Let’s Talk About That Green Hoodie (H&M P.R. Disaster)

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By now we’ve all seen the image. An adorable little black boy, posing on the official H&M retail site, in a green hoodie, with the words, “Coolest Monkey in the Jungle” scrawled across the front. If you’re one of the maybe few who somehow missed this story, I assure you that that is not a typo. Unsurprisingly, reactions were swift and the backlash very loud, with a number of celebrities, including music star The Weeknd and Grey’s Anatomy star, Jesse Williams speaking out against the retail giant.

Initially, I planned to approach this blog post the same way I have for other brands and companies that have had public relations missteps and that is to analyze how they handled the situation from a crisis communication perspective. And while I intend to focus on that aspect, I feel it necessary to share my immense disappointment and frustration in H&M, not just as a black woman but also as a strategic communicator.

Let’s face it, H&M is a global brand and that means, nothing is done in isolation at that company. There must be multiple chains of command and processes and various individuals and teams that either approve or veto various fashion items, campaigns, photo shoots, etc. My point is that this picture didn’t just end up on their website by complete accident or one person’s poor error in judgment.

Multiple people approved this child being fashioned in this hoodie, approved the images from the photographer, and approved the ad. So it is frustratingly mind-boggling to me that through that whole process there wasn’t one person who realized the racial implications and offensiveness of the image – really? It is 2018 and there is simply no excuse for someone to tell me that they are so ignorant to the racial history and undertones towards black people in the U.S. and around the world that you do not understand the connotations of using the word monkey with a black person’s image. And that a giant global retailer like H&M would make such a bubbling error is inexplicable. Again, because there is no way that this happened without multiple individuals seeing it and approving it.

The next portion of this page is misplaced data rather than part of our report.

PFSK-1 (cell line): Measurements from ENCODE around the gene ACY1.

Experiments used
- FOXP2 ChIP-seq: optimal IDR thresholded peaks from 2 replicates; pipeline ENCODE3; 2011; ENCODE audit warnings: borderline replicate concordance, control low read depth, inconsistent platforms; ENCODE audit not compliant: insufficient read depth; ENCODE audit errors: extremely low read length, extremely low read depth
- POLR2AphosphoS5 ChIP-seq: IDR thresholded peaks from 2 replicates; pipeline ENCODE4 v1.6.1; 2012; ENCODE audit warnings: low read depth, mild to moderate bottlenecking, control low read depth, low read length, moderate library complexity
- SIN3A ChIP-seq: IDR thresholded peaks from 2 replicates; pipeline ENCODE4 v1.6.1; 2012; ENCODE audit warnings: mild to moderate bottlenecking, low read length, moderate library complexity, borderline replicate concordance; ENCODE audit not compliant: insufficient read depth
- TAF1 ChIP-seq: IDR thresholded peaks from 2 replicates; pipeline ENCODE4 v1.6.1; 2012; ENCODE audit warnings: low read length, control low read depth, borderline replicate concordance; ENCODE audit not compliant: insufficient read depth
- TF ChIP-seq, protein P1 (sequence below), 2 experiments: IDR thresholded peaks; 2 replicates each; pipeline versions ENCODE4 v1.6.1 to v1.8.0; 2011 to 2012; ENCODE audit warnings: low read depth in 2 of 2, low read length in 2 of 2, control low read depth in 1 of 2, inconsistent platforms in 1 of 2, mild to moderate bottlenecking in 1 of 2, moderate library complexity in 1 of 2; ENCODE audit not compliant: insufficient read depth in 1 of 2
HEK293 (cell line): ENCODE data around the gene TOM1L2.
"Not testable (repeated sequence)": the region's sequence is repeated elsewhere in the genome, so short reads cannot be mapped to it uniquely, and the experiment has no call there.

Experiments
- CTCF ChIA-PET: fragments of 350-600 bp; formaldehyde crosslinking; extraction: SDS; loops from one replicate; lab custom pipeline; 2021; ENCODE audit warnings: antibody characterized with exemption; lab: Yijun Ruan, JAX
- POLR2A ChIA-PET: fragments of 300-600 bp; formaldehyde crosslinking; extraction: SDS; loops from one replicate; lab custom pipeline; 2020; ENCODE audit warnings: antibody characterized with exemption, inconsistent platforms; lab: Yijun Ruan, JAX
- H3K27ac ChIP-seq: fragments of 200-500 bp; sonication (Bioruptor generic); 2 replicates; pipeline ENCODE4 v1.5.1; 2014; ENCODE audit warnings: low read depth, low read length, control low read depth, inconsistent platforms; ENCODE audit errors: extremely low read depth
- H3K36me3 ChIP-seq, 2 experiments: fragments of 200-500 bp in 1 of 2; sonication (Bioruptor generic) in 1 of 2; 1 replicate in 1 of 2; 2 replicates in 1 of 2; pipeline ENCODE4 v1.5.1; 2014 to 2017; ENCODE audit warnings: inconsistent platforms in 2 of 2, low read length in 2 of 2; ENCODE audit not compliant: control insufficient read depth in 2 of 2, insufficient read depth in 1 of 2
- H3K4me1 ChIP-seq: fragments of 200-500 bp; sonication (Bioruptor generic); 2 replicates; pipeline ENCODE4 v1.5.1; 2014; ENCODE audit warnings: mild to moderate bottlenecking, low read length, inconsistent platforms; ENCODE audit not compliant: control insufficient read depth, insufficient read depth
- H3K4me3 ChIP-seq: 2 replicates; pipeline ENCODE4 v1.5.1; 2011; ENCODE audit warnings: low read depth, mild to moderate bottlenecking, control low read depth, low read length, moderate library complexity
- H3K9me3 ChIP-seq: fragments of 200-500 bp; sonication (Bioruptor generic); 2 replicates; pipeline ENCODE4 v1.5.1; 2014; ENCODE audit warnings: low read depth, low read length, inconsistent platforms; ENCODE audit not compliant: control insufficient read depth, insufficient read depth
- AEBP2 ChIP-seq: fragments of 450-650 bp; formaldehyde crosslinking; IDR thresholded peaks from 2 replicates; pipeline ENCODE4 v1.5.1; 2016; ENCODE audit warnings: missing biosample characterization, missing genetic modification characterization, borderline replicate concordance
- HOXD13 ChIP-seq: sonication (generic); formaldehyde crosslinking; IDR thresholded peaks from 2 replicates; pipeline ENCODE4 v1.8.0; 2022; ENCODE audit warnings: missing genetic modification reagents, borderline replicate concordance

An interesting irony of this incident is that it was only two short years ago that H&M was being praised for their brilliant “Close the Loop” campaign, which celebrated diversity. The campaign featured models of various shapes, gender, race, religion, sexuality, etc. And yet, today we are here, where an entire creative team at H&M, including marketers, advertisers, photographers, and communicators, saw nothing wrong in an image of a black boy wearing a shirt with the words monkey in a jungle scrawled across its front.

What this incident has truly shown me and hopefully shows others is that while immense strides have been made in the world regarding the issues of race and diversity, we are not even close to where we should be. And more dialogue and conversation recognizing that we in many ways are still failing dramatically needs to happen. It needs to happen in all walks of life and it needs to happen in our industry. Because the fact is women and minorities are still underrepresented in top leadership positions around the globe.

I don’t think for a second that H&M intended to be offensive with this image. However, that’s what makes this issue even more telling and pressing. That so many really didn’t realize that it was and that is because there are still so many deep-rooted issues that we are not fully addressing as we should.

I was pleased to see that there seemed to some greater understanding of these deep-rooted issues from H&M in their second and more official statement, in which they stated, “Racism and bias in any shape or form, conscious or unconscious, deliberate or accidental, are simply unacceptable and need to be eradicated from society. In this instance we have not been sensitive enough to this agenda.”

It was certainly a much better statement than their initial one which was pitiful at best, making the grave error of noting anyone that “may have been offended” by the image. One of the most important rules of crisis communication is to simply own your mistake and apologize without qualifiers. There was no may since it was clear many people were unquestionably offended. I also think H&M missed another significant step in crisis communication and that’s communicating with their audience what steps they would take to ensure that something like this never happens again. Hopefully, that plan is being implemented as we speak and they just forgot to let us, the public, know about it.

The greatest lesson I can say that we as public relations practitioners and communicators can take out of this incident is that we need to do more. Do more as individuals, as teams, as companies and as an industry to where hopefully, incidents like this don’t happen again.

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